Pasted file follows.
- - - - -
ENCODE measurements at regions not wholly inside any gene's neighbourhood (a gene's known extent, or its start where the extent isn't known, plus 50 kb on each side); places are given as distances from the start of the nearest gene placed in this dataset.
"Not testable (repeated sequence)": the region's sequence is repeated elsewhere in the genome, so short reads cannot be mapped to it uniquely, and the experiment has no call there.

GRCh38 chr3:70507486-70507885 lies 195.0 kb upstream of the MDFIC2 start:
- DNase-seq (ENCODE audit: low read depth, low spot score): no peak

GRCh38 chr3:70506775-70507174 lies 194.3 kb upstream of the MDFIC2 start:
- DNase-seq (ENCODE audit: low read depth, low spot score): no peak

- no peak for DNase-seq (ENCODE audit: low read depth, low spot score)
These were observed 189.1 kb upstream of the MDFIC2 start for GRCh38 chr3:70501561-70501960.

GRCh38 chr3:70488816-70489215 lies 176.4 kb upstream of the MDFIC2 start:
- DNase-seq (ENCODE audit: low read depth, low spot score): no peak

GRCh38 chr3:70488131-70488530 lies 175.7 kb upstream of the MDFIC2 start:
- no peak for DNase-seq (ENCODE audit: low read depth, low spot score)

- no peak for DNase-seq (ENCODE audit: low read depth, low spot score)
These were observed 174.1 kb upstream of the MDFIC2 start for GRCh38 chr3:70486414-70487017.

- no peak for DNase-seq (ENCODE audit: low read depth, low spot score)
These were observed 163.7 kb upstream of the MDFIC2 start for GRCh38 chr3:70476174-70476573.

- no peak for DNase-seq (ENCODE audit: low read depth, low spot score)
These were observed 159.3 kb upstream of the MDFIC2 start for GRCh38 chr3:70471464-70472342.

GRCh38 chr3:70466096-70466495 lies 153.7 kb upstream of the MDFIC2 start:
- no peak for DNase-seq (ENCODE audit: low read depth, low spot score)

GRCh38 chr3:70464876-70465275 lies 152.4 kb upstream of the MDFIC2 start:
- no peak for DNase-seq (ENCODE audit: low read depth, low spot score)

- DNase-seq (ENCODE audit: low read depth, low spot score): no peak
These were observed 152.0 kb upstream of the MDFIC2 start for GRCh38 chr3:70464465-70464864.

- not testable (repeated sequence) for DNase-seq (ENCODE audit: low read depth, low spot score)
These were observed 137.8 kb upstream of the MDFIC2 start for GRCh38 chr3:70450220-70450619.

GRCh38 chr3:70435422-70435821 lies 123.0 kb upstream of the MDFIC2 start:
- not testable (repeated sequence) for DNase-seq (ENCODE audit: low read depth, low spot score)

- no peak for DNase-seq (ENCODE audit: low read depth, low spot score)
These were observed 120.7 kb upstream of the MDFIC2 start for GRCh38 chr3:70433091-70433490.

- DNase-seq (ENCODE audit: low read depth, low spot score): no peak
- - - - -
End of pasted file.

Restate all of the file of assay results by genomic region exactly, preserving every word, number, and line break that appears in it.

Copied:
ENCODE measurements at regions not wholly inside any gene's neighbourhood (a gene's known extent, or its start where the extent isn't known, plus 50 kb on each side); places are given as distances from the start of the nearest gene placed in this dataset.
"Not testable (repeated sequence)": the region's sequence is repeated elsewhere in the genome, so short reads cannot be mapped to it uniquely, and the experiment has no call there.

GRCh38 chr3:70507486-70507885 lies 195.0 kb upstream of the MDFIC2 start:
- DNase-seq (ENCODE audit: low read depth, low spot score): no peak

GRCh38 chr3:70506775-70507174 lies 194.3 kb upstream of the MDFIC2 start:
- DNase-seq (ENCODE audit: low read depth, low spot score): no peak

- no peak for DNase-seq (ENCODE audit: low read depth, low spot score)
These were observed 189.1 kb upstream of the MDFIC2 start for GRCh38 chr3:70501561-70501960.

GRCh38 chr3:70488816-70489215 lies 176.4 kb upstream of the MDFIC2 start:
- DNase-seq (ENCODE audit: low read depth, low spot score): no peak

GRCh38 chr3:70488131-70488530 lies 175.7 kb upstream of the MDFIC2 start:
- no peak for DNase-seq (ENCODE audit: low read depth, low spot score)

- no peak for DNase-seq (ENCODE audit: low read depth, low spot score)
These were observed 174.1 kb upstream of the MDFIC2 start for GRCh38 chr3:70486414-70487017.

- no peak for DNase-seq (ENCODE audit: low read depth, low spot score)
These were observed 163.7 kb upstream of the MDFIC2 start for GRCh38 chr3:70476174-70476573.

- no peak for DNase-seq (ENCODE audit: low read depth, low spot score)
These were observed 159.3 kb upstream of the MDFIC2 start for GRCh38 chr3:70471464-70472342.

GRCh38 chr3:70466096-70466495 lies 153.7 kb upstream of the MDFIC2 start:
- no peak for DNase-seq (ENCODE audit: low read depth, low spot score)

GRCh38 chr3:70464876-70465275 lies 152.4 kb upstream of the MDFIC2 start:
- no peak for DNase-seq (ENCODE audit: low read depth, low spot score)

- DNase-seq (ENCODE audit: low read depth, low spot score): no peak
These were observed 152.0 kb upstream of the MDFIC2 start for GRCh38 chr3:70464465-70464864.

- not testable (repeated sequence) for DNase-seq (ENCODE audit: low read depth, low spot score)
These were observed 137.8 kb upstream of the MDFIC2 start for GRCh38 chr3:70450220-70450619.

GRCh38 chr3:70435422-70435821 lies 123.0 kb upstream of the MDFIC2 start:
- not testable (repeated sequence) for DNase-seq (ENCODE audit: low read depth, low spot score)

- no peak for DNase-seq (ENCODE audit: low read depth, low spot score)
These were observed 120.7 kb upstream of the MDFIC2 start for GRCh38 chr3:70433091-70433490.

- DNase-seq (ENCODE audit: low read depth, low spot score): no peak